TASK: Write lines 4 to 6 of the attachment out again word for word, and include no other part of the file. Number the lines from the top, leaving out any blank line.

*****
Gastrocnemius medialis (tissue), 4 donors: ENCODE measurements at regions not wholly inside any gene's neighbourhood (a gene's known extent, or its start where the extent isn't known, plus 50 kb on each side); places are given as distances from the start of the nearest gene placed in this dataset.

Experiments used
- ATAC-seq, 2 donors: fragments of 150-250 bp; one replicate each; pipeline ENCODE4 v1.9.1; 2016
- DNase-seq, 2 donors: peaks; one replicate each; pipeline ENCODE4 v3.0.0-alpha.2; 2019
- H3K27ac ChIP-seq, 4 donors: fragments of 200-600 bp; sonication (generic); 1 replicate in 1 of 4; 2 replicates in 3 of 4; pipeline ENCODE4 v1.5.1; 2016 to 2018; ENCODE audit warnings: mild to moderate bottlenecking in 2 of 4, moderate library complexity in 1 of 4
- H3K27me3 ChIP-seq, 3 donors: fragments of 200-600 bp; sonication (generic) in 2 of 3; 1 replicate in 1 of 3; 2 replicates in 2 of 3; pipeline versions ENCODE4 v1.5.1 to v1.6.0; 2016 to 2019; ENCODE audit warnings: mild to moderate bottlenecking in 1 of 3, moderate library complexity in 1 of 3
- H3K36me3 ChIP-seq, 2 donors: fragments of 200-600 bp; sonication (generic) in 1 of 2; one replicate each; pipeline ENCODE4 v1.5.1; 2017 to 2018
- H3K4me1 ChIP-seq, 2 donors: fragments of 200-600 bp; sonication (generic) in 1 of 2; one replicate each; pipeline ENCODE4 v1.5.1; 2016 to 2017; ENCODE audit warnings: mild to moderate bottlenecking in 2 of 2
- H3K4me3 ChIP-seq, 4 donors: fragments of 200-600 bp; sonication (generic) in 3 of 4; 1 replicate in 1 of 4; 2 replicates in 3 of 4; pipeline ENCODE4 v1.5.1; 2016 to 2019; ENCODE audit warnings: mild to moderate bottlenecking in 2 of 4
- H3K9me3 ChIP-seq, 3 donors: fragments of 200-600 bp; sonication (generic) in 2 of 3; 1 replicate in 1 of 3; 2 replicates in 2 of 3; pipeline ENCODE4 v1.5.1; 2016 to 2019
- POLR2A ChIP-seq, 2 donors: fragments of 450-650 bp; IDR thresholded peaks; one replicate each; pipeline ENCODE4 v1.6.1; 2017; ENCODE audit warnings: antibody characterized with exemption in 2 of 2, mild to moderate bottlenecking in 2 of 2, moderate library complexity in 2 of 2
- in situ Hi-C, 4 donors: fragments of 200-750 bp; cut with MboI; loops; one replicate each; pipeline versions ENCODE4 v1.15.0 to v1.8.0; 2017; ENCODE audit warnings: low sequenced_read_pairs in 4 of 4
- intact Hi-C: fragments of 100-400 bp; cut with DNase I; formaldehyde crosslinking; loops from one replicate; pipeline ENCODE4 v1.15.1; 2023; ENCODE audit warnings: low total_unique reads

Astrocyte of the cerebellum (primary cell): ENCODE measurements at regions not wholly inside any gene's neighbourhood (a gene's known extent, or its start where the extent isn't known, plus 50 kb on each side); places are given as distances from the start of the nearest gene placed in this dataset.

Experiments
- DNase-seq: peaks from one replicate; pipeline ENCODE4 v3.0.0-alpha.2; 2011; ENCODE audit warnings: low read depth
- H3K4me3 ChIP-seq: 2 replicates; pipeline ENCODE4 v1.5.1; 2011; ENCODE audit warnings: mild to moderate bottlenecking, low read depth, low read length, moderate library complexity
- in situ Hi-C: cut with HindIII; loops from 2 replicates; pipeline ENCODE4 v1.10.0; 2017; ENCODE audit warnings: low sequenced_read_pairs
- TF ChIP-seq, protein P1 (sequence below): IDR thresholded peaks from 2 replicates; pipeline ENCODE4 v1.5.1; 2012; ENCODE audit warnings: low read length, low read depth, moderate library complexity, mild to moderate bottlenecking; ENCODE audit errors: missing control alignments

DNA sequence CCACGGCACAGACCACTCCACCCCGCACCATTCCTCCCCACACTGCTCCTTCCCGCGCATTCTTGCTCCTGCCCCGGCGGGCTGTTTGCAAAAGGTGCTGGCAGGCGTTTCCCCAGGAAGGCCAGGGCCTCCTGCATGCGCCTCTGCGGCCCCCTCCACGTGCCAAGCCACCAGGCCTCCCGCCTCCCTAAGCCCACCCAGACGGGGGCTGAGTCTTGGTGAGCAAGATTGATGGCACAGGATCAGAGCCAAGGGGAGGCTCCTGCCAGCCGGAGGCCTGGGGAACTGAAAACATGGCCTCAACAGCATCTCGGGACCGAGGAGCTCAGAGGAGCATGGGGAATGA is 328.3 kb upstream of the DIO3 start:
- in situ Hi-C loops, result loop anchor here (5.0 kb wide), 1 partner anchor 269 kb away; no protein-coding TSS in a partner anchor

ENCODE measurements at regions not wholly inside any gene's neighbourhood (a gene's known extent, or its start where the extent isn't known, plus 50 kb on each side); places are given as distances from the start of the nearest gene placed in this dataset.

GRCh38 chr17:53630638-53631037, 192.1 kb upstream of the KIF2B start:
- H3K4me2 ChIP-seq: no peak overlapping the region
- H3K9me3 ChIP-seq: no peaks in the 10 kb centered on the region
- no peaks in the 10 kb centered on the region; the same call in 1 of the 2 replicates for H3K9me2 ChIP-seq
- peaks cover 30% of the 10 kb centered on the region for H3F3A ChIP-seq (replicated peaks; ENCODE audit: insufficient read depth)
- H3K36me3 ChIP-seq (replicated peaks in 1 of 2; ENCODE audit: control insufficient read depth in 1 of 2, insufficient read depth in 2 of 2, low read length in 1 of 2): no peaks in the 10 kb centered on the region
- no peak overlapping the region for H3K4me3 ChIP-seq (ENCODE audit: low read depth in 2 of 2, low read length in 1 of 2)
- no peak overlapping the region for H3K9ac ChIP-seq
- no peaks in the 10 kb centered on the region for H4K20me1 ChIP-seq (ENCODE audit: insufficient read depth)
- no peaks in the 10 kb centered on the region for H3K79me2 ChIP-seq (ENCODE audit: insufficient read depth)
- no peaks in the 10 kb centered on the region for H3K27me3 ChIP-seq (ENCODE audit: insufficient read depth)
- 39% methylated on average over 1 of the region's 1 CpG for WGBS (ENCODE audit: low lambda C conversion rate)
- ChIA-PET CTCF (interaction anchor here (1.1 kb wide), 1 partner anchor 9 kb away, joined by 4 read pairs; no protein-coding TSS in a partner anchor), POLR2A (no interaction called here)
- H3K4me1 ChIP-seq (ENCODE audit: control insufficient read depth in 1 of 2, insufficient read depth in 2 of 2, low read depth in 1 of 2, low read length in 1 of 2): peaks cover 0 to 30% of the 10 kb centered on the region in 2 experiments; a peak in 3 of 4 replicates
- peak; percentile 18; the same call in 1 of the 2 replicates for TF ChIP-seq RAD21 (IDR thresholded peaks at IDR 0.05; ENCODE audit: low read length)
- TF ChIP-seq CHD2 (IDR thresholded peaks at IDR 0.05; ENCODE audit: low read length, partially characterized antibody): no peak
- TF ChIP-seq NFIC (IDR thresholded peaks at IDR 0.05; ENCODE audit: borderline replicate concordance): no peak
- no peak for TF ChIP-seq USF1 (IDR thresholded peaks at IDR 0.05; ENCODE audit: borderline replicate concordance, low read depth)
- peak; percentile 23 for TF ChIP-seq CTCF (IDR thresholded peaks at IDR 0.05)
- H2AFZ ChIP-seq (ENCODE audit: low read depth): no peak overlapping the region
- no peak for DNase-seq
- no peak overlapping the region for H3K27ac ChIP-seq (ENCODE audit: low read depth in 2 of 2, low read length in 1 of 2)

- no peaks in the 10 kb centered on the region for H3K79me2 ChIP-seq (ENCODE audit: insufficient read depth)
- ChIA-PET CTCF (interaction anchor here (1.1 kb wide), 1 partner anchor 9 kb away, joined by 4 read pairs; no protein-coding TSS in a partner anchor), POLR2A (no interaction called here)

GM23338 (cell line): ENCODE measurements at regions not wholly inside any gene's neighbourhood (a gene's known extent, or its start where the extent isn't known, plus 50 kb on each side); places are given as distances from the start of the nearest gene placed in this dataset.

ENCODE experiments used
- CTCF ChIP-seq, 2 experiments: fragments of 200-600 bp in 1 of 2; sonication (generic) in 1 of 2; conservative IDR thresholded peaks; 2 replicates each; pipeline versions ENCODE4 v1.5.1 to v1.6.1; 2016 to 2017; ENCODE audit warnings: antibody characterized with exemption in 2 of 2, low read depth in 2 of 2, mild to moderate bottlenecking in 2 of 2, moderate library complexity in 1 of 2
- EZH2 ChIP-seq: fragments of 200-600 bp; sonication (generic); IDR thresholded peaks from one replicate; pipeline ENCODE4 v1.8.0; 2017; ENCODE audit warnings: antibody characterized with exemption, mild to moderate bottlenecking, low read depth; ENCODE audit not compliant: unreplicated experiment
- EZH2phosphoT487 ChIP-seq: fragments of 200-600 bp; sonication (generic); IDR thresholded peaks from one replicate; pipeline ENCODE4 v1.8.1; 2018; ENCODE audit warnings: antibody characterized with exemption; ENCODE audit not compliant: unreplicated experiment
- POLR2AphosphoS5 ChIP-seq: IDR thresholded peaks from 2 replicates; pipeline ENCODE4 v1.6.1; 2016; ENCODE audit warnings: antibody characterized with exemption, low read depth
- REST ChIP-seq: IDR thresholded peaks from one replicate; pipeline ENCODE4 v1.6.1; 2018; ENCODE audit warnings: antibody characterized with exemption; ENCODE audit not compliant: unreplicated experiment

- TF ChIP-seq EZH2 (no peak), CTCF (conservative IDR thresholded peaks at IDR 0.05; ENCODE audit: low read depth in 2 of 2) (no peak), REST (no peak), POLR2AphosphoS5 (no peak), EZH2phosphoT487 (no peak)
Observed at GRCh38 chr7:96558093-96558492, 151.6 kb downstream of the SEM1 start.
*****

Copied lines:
- DNase-seq, 2 donors: peaks; one replicate each; pipeline ENCODE4 v3.0.0-alpha.2; 2019
- H3K27ac ChIP-seq, 4 donors: fragments of 200-600 bp; sonication (generic); 1 replicate in 1 of 4; 2 replicates in 3 of 4; pipeline ENCODE4 v1.5.1; 2016 to 2018; ENCODE audit warnings: mild to moderate bottlenecking in 2 of 4, moderate library complexity in 1 of 4
- H3K27me3 ChIP-seq, 3 donors: fragments of 200-600 bp; sonication (generic) in 2 of 3; 1 replicate in 1 of 3; 2 replicates in 2 of 3; pipeline versions ENCODE4 v1.5.1 to v1.6.0; 2016 to 2019; ENCODE audit warnings: mild to moderate bottlenecking in 1 of 3, moderate library complexity in 1 of 3